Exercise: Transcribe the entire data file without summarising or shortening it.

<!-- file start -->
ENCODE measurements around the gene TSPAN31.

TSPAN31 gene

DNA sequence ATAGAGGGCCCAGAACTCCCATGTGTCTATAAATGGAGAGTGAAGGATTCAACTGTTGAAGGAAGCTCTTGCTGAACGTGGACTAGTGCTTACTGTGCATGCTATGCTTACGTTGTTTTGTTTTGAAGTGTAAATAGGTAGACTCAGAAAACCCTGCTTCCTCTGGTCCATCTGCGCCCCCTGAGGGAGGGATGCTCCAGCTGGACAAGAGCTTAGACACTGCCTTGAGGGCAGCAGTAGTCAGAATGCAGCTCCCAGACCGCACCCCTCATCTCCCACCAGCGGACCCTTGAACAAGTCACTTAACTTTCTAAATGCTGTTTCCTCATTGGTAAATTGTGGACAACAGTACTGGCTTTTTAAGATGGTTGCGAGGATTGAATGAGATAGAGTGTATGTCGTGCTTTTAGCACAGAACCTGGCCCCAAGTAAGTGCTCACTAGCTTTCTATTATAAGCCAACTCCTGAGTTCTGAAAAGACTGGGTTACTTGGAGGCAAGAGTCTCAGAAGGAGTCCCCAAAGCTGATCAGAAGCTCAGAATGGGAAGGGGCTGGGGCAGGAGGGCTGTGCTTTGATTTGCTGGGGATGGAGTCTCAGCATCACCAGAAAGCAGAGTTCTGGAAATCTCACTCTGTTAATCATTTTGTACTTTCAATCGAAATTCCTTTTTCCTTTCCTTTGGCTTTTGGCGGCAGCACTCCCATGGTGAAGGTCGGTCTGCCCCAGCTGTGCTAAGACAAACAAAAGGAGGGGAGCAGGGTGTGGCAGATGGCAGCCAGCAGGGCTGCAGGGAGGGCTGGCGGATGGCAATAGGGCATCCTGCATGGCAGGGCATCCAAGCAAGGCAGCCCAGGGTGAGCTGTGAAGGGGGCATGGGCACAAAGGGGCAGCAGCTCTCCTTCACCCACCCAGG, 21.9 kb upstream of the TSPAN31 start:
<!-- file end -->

ENCODE measurements around the gene TSPAN31.

TSPAN31 gene

DNA sequence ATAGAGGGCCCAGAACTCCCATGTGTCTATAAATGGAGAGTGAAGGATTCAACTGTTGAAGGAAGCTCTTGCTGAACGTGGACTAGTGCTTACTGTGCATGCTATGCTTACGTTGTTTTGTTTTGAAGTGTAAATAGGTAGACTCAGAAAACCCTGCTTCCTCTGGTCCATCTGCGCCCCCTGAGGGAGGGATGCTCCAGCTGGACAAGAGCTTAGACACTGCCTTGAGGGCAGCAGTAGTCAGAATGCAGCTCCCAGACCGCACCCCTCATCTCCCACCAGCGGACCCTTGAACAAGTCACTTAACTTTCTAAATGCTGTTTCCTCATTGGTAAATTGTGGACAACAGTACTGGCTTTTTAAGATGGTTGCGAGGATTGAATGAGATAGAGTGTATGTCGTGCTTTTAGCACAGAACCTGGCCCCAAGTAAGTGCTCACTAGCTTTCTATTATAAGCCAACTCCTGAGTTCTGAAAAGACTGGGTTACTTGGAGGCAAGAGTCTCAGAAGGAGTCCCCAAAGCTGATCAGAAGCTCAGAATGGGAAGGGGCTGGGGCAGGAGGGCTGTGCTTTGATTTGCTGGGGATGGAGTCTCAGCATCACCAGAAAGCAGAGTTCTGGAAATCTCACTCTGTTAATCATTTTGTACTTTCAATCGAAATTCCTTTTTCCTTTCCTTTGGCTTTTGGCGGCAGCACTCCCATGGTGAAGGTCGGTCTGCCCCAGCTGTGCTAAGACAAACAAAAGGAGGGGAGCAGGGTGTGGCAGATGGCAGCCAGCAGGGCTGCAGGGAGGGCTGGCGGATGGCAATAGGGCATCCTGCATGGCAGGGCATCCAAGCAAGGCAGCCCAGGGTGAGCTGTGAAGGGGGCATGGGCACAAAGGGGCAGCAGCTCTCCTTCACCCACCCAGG, 21.9 kb upstream of the TSPAN31 start: